Lena Seville enters City Council Democratic primary

Lena Seville announced her plan to run for Charlottesville City Council at an event at BON on Saturday, February 28. Staff photo Lena Seville announced her plan to run for Charlottesville City Council at an event at BON on Saturday, February 28. Staff photo

Lena Seville first came to Charlottesville more than a decade ago when she transferred to UVA from Virginia Tech to study environmental science and the application of environmental thinking to planning and design. She said she grew to love the community and stayed, and for the last several years, she’s been a full-time activist and volunteer. Now, she wants to apply that experience and ethos as a member of City Council.

Seville, 46, became the third candidate to enter the Democratic primary race last weekend, and can point to her involvement in a broad range of civic issues. She is vice-president of the Belmont-Carlton Neighborhood Association. She’s president of the Transit Riders of Charlottesville and vice-chair of the Charlottesville Area Transit advisory board. She serves on the Belmont Bridge Steering Committee, the city’s Tree Commission and on the Task Force on Disproportionate Minority Contact in the Juvenile Justice System, which was set up to examine racial disparities in how children are affected by police interaction.

Her service has reinforced her understanding that getting people involved in local government is important to the health of the community, she said.

“What really matters to me is citizen participation and transparent government,” Seville said. “There are other things that are important to me, but I think all of them are affected by whether the citizens are helping to make the decisions. We have lots of great, smart, creative people here. We need to use that and take advantage of it.”

She said she saw the importance of resident input while observing the drawn-out process of designing the structure to replace the Belmont Bridge. “There were things that were missing because the design was too far removed from the people who were using it,” she said.

Seville said that if elected, she’d work to make it easier for local residents to get involved. “There are people who want to help, but sometimes there are a lot of barriers to participation,” she said. “People have jobs, they have lives, they have children, elderly parents, hobbies, vacations. I think there’s a lot of ways people could be brought in to help work on projects that they’re interested in.”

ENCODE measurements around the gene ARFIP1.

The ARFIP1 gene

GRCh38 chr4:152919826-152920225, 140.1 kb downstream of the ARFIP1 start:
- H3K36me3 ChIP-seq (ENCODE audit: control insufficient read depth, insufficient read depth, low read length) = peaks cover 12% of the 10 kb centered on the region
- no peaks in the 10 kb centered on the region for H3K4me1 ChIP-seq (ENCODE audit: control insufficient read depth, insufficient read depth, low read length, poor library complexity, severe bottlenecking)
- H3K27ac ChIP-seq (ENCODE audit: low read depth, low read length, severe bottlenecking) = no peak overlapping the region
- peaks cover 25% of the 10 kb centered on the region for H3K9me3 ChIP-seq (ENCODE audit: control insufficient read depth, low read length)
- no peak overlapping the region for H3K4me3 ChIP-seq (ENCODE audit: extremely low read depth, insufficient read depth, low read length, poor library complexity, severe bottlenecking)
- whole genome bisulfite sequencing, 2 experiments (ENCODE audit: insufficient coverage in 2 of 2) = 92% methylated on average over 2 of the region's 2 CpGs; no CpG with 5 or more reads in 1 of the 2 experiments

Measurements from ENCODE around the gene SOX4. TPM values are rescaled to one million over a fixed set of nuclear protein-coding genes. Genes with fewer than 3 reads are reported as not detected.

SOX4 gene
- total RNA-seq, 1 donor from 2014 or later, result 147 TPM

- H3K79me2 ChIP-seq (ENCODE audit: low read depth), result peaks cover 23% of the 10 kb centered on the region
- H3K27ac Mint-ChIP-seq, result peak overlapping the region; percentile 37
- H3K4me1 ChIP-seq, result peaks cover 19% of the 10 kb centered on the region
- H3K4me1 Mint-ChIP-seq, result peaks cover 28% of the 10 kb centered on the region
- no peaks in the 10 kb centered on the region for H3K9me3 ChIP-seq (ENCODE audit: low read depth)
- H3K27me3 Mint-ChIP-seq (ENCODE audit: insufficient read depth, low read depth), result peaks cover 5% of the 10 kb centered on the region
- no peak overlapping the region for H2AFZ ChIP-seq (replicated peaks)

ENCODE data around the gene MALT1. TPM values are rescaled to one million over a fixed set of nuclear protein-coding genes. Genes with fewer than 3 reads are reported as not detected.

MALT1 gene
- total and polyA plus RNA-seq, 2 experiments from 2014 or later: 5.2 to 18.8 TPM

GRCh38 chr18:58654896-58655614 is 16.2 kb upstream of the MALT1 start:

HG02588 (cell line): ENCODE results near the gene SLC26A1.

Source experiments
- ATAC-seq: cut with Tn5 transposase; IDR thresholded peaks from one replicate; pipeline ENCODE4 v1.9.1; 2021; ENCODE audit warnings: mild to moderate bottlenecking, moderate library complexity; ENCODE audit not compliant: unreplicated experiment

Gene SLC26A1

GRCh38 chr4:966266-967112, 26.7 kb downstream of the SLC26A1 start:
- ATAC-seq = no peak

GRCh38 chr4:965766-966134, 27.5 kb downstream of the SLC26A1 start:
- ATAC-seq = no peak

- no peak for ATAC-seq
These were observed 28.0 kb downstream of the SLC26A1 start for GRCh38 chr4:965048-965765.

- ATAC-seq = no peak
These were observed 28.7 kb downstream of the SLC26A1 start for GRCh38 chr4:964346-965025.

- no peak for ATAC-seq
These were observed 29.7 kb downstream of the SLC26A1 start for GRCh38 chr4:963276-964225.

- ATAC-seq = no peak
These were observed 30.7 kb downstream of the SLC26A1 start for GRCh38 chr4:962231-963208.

She also wants to see better communication between city staff and the public—something she’s highlighted as one of many neighborhood association heads who publicly slammed the city’s Department of Neighborhood Development Services last month in a letter to City Council claiming the department was “out of touch” with residents. Opportunities for public participation need to be better advertised, said Seville.

“It makes it hard for people to participate if they can’t even observe the process,” she said.

Seville also cites social justice issues as important to her platform. She said she’s encouraged to see a focus on relational policing anchoring the ongoing conversation about public safety in Charlottesville, but she wants to see more focus on documenting how officers interact with residents on a day-to-day basis.

“We have the data about formal interactions, but a lot of times, the problems we see…start out as informal interactions,” she said. “That’s exactly the kind of thing that can create a good or bad relationship. Collecting that data is important.”

On that and other issues, Seville said she can’t claim she has the answer now. But by serving on Council, she hopes to tap into the city’s collective expertise to find solutions. It’s an extension of what she already does as a volunteer, she said: “I’m doing what I love and I’m helping people.”

“We have lots of great, smart, creative people here,” said Lena Seville. “We need to use that and take advantage of it.”

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